The brewery owns around 360 pubs and establishments, mostly in Kent, but some extending into London and Essex. These are predominantly tenanted public houses situated in towns and villages. The brewery also manages its own chain of hotels, including The Royal Albion in Broadstairs and The George Hotel in Cranbrook, Kent. The pubs managed and owned by Shepherd Neame exclusively sell its own brands of beer, lager, wine and spirits. Other brewery products are rare and are usually confined to stouts such as Guinness and cider such as Strongbow. The brewery's own brands are typically given prominence in terms of frontage with extensive branding. All fonts and pumps bear the distinctive logos and branding, glasses are branded and bar runners that advertise the house beers are commonplace.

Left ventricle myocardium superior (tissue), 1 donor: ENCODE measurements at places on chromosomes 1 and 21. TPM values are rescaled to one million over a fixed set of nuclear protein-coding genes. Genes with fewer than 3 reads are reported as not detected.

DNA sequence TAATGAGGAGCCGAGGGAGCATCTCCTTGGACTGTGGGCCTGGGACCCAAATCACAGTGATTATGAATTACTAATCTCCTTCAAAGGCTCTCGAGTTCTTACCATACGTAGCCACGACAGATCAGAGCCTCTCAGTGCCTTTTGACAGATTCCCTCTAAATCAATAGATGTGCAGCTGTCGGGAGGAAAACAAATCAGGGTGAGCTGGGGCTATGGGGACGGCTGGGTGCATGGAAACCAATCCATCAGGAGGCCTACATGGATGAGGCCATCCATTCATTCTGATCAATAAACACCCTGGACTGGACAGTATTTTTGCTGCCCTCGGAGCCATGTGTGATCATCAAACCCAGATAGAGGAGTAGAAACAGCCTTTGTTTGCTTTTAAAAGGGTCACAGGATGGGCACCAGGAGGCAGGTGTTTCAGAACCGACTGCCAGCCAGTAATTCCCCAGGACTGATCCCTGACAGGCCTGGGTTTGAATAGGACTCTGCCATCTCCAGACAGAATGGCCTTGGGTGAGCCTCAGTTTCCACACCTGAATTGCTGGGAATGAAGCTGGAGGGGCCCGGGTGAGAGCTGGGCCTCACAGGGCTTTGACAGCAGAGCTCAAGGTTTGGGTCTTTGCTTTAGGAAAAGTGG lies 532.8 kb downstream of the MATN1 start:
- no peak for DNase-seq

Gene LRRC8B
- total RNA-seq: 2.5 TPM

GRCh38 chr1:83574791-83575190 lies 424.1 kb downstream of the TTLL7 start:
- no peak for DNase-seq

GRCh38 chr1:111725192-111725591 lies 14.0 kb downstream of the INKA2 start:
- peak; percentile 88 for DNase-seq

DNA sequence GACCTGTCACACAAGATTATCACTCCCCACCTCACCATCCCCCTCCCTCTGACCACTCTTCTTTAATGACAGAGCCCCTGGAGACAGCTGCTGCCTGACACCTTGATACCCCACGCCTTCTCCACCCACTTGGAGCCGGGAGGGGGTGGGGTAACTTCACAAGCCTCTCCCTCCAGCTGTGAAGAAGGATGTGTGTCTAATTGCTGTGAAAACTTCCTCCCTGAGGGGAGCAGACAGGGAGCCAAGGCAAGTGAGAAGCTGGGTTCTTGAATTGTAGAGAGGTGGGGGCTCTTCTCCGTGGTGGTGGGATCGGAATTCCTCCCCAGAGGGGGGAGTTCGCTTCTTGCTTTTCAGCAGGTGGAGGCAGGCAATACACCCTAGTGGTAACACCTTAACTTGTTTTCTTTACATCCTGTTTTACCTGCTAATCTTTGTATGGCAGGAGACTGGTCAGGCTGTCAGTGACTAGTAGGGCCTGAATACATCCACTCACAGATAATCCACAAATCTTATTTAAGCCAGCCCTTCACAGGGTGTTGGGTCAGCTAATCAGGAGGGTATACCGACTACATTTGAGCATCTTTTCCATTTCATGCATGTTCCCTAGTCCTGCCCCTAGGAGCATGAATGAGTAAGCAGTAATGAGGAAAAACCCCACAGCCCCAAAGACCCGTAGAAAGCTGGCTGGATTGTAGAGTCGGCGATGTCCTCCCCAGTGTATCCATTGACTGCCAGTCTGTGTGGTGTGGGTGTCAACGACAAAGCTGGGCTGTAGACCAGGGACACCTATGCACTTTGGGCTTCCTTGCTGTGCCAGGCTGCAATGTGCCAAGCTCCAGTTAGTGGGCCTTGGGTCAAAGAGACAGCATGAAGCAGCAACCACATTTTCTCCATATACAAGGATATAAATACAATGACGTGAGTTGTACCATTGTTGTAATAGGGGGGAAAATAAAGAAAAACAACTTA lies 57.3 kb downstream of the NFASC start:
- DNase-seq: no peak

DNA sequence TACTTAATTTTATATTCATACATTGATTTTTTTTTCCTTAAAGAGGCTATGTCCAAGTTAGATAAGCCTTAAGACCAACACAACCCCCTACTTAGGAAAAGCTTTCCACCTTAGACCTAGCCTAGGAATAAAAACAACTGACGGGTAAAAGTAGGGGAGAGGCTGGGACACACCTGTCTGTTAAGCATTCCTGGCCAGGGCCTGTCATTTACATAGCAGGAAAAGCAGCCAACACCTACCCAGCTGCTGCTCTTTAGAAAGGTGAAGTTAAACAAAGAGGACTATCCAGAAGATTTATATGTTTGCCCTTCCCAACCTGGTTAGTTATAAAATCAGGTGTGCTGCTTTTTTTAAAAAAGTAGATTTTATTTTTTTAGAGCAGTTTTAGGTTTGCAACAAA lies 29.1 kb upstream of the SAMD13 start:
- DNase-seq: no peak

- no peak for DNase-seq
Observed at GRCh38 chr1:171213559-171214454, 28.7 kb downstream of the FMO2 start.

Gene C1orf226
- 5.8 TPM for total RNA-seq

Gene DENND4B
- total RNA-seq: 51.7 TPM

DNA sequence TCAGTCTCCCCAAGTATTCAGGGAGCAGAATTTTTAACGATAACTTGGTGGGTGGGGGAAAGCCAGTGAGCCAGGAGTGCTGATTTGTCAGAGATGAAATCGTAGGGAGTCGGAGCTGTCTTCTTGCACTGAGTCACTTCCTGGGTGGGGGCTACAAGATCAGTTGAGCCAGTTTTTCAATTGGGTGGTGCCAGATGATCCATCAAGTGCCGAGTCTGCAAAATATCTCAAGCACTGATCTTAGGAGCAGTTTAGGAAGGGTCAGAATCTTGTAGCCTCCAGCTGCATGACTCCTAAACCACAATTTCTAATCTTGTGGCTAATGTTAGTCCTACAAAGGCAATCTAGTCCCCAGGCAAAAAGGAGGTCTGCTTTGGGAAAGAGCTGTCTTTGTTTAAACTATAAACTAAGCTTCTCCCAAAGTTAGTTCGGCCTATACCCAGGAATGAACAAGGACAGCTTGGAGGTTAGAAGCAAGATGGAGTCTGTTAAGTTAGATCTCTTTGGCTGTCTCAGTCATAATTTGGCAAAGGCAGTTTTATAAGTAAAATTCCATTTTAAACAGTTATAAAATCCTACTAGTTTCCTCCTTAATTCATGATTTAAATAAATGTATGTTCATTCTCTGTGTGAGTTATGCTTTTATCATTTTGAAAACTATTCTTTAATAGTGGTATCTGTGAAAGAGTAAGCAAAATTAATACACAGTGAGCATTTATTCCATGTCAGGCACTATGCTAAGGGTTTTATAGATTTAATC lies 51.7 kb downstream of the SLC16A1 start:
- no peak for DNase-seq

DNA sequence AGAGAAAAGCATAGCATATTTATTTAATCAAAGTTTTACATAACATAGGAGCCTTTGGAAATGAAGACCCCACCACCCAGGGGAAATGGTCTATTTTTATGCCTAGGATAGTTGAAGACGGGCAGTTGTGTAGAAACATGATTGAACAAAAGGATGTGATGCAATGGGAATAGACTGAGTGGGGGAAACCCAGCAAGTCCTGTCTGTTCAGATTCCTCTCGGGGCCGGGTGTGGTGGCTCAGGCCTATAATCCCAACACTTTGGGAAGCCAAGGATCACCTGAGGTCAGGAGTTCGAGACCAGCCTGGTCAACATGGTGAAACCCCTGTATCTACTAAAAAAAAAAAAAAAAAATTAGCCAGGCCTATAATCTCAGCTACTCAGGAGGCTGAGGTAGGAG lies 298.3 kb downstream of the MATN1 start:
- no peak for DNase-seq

- Euromonitor data
- "History of Shepherd Neame". www.faversham.org. Retrieved 2008-05-30.
- McFarland, Ben (2009). World's Best Beers: One Thousand Craft Brews from Cask to Glass. Sterling Publishing Company, Inc. p. 85. ISBN 9781402766947.
- "Shepherd Neame : A Story that's been brewing for 300 years" Theo Barker (1998) Granta Editions, Cambridge and Shepherd Neame: Faversham, Kent
- PDX Reactor technology for the heat trement of wort
- "Spitfire Premium Kentish Ale: Spitfire The Beer". www.spitfireale.co.uk. Retrieved 2011-03-22.
- "Spitfire Classic Ads". www.spitfireale.co.uk. Retrieved 2011-03-22.
- Euromonitor 2010
- "Bottle of Britain Campaign" (1997–2005)